Designing Starlight on Water with EQ7 Serendipity, part 1

Designing Starlight on Water started with a Design Seeds photo and palette on July 12.

I immediately thought that the white boat was a striking part of the photo, and I knew that it should play a role in the quilt design.  I also thought that the ripples in the water added a subtle texture to the photograph.  My first block was a very simplified EQ7 applique drawing of those inspirations: Starlight 2 I couldn’t stop there, because the drawing didn’t express the calm I felt from the photo.  I started playing with the block in EQ7’s Block>Serendipity>Kaleidoscope. Starlight a The above screenshot shows EQ7’s  ‘Create Kaleidoscope from Block’ dialogue box.  I have 3 different boat blocks on the left, because I tweaked the original block a bit before I was ready to play with Kaleidoscope.  On the right are 4 different triangle subsections of the selected block. The selected subsection, marked by a turquoise box and multiplied by 8, makes up the center block.  By selecting different subsections, I can get 8 different blocks.

When I find a block I like I click the ‘Add to Sketchbook’ button in the dialogue box.  Sometimes the kaleidoscope is really beautiful, sometimes I like the shapes, and sometimes I choose not to add it to my Sketchbook.  Here are the blocks I chose for Starlight on Water:

I further edited the colors in the blocks once I started putting them into the quilt.  Creating the center star used another Serendipity function which I will show you tomorrow.  The blocks will be constructed using fusible raw edge applique. Have a quilty day!

Welcome New Quilt Blog Hoppers!

Thank you so much, Beth from Plum and June for organizing the hop.  I have had so much fun exploring everyone’s blogs and learning their blogging and quilting tips.  I love quilting and have been quilting for roughly 26 years, with time off for children and travel.  I turned ‘pro’ two years ago when I purchased ‘Sven’, my beautiful teal Statler Stitcher.  I love to longarm quilt and will happily quilt all day and into the night for my clients.  In addition to longarm quilting, I appraise quilts professionally.  I also love to design quilts, and thanks to Quilt design a day (Qdad) I have been turning out 2 quilt designs every day and I have just earned my 60 day badge.

60 day badge

I use EQ7 to design and my first tutorial was about designing with EQ7.  Here are some of my designs from the month of June:

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My quilting tip is to learn something new everyday, it can be something small or something large.  Each new technique you learn will help you in the future, often in unpredictable ways.  Learning about quilt history will expose you to beautiful quilts and give you ideas to incorporate into the quilts you are sewing today.  Every mistake I make, teaches me something new or teaches me to pay attention to something I learned before.  Learning keeps me interested even when I am doing tedious work.   I decided that this year will be the ‘year of the binding’.  I am working hard at improving my bindings and you will see tutorials on bindings throughout the year. In between designing and learning I actually find time to make my own quilts.  This year my big ‘finish’ was Pie in the sky, by Kim Diehl. 051514Pie in the sky 5 I’m still working on my Improv Log Cabin which I started in April during a class by the delightful Jacquie Gering. 050614Elli log cabin 3 050614Elli log cabin 2_2 I started blogging by reading as many blogs as I could.  I figured out what I liked and what I liked more.  I’m still a work in progress.  My blogging tip is to write posts ahead of time and schedule them.  I started blogging by just jumping in and writing with the lofty goal of writing two posts per week.  Then life intervened (doesn’t it always?, lol.)  I’m still working at having blogs prepared in advance. There are always new and upcoming blogs.  This year, the New Quilt Blog Hop has four dates, June  4th, June 11th, July 9th and July 16th.  On each of those dates there are two groups of bloggers, with each blogger linking to the other group.  Have fun, explore, and learn something new by visiting them, here are some of the bloggers participating today:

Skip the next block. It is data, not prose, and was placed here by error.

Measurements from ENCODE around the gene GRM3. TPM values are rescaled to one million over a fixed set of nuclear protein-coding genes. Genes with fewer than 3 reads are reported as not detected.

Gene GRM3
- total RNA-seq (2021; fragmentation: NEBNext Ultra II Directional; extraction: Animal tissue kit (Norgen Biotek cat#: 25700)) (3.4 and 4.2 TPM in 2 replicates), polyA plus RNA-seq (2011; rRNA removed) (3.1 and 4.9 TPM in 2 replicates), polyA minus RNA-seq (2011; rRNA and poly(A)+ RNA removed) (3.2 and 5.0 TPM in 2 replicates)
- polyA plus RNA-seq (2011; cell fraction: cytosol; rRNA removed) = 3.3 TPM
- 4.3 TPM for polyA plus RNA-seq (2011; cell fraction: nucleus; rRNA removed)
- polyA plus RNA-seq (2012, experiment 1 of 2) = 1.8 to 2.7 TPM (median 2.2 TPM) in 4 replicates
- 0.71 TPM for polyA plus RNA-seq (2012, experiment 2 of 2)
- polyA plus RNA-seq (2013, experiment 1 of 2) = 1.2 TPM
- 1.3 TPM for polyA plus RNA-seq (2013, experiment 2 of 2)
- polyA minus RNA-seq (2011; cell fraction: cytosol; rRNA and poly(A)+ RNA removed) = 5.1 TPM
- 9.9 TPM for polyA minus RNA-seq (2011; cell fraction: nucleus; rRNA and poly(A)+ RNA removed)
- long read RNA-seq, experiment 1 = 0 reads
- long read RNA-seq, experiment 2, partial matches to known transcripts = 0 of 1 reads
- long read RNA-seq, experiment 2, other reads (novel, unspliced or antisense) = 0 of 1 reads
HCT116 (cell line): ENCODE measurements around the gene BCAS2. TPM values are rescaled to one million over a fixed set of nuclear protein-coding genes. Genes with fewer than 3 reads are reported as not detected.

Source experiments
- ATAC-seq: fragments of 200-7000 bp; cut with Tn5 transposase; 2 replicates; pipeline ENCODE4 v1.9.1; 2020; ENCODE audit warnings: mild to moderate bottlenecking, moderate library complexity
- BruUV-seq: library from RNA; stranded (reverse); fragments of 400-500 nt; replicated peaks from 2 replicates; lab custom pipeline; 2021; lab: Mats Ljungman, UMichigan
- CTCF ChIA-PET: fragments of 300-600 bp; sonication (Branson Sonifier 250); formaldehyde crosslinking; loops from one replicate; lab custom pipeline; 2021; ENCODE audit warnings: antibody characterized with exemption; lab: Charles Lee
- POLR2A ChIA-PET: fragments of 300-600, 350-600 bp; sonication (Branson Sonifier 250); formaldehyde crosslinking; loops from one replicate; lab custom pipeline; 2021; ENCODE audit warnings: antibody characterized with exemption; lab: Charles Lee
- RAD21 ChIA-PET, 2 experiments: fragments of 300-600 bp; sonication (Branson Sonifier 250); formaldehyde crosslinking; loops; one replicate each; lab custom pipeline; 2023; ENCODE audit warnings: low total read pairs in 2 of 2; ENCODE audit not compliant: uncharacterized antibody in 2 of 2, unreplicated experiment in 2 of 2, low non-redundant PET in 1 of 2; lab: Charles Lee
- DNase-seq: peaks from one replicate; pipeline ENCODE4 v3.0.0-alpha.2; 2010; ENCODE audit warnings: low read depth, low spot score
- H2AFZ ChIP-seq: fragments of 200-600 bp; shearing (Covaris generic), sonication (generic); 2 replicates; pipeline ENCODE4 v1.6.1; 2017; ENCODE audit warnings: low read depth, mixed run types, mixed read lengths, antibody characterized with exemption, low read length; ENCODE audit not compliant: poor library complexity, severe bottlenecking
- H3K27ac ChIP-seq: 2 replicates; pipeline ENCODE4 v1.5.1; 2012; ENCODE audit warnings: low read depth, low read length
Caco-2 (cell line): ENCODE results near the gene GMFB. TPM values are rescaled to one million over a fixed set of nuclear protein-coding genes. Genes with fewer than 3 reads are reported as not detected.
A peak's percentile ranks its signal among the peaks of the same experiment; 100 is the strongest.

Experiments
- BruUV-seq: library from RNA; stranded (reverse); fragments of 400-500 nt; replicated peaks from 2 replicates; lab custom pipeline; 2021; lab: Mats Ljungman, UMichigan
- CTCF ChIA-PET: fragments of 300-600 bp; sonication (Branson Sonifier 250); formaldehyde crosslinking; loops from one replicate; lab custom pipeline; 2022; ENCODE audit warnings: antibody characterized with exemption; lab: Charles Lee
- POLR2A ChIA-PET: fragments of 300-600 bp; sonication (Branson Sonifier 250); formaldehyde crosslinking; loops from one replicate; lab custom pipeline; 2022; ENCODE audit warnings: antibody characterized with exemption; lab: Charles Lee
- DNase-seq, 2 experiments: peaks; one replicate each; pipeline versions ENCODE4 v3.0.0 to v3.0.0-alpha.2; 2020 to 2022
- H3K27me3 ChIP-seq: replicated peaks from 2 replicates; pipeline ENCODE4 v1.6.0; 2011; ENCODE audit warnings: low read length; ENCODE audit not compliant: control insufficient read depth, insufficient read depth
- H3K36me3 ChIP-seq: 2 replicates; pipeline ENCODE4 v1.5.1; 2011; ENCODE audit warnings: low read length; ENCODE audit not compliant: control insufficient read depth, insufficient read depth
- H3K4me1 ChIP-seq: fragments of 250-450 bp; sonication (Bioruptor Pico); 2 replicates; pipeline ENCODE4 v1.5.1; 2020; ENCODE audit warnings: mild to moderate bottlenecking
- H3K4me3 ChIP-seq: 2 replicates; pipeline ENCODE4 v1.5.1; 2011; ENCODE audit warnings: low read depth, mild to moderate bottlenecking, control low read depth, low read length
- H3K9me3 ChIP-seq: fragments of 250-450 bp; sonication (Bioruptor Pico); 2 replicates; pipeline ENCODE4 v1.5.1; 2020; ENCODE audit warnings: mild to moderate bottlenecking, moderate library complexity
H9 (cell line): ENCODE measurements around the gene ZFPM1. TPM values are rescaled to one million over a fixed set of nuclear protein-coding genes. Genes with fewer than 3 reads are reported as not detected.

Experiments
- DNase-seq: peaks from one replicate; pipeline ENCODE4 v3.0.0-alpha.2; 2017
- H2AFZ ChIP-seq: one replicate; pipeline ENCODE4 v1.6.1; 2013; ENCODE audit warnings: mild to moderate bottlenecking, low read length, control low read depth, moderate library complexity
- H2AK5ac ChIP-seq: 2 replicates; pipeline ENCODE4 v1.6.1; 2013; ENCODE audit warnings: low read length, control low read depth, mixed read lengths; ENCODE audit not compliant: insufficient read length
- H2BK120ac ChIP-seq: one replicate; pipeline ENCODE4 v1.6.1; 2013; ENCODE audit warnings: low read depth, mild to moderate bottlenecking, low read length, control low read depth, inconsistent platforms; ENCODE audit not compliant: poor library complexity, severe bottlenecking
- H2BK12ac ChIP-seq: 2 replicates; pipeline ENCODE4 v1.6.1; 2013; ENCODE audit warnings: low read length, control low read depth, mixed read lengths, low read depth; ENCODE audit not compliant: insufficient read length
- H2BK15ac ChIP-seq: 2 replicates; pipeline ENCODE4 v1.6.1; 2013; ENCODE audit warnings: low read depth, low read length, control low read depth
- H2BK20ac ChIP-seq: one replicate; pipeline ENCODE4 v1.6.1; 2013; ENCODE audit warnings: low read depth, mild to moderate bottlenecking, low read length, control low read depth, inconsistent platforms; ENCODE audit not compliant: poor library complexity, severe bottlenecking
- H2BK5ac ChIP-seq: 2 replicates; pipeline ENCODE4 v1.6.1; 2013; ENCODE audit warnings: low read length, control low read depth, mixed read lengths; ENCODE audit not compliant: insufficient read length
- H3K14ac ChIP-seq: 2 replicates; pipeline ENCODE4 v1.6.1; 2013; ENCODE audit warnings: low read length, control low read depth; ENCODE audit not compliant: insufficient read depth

Sharon @ Fabrics and Flowers

 Serena @ Sew Giving

 Carmit @ Quilting Rainbows

 Jehn @ Jehnny And The Boys

 Jenny @ Jack’s Room

 Deborah @ Sunshine Through The Rain

 Jennifer @ A Quarter Inch From The Edge

 Jane @ Where Jane Creates

 Carla @ Granny Maud’s Girl


Have a quilty day!

Using EQ7’s Serendipity to Design Original Blocks, part 2

Today I would like to show you some more quilts which I designed with the help of EQ7’s Block>Serendipity>Shrink and Flip.  You can find part 1 of the tutorial here.   In the galleries found below the first image is always the original block and the following blocks are the combinations from Shrink and Flip,  used in the quilt design and numbered to reflect the set of flags in the Shrink and Flip dialog box.

I took the “Palm” block in EQ7 and rearranged it for the following quilt design.

Barbed Wire
Barbed Wire

I find that by mixing and remixing the combinations in the Shrink and Flip dialog box I discover new blocks and fun new ways to arrange blocks.    Many times the combinations are unexpected and beautiful.  I hope you discover something new when you play with Shrink and Flip.


For the following quilt, I recolored some of the patches in each block once it was set into the quilt and I also darkened the background.

Cool Treats
Cool Treats

Finally here is the Orange Slice design which I showed you in part 1 of the tutorial:

Orange Slices
Orange Slices

Spend some time to play around with this neat feature!




Using EQ7’s Serendipity to Make Original Block Designs, part 1

I have been using EQ7 to design original blocks for many of my quilt designs for Quilt Design a Day (Qdad).  Each of us has committed to designing a quilt a day.  I joined originally for fun, but now I am very serious about continuing.  The discipline of designing every day has improved my designs and increased my creativity.  It has also made me a much better EQ7 user.  We get our inspiration from the two photos and their color palettes on Design Seeds.  I then convert the palettes to Kona Cottons using PaletteBuilder.  You can see my tutorial on Creating Custom Palettes on my Tutorials page.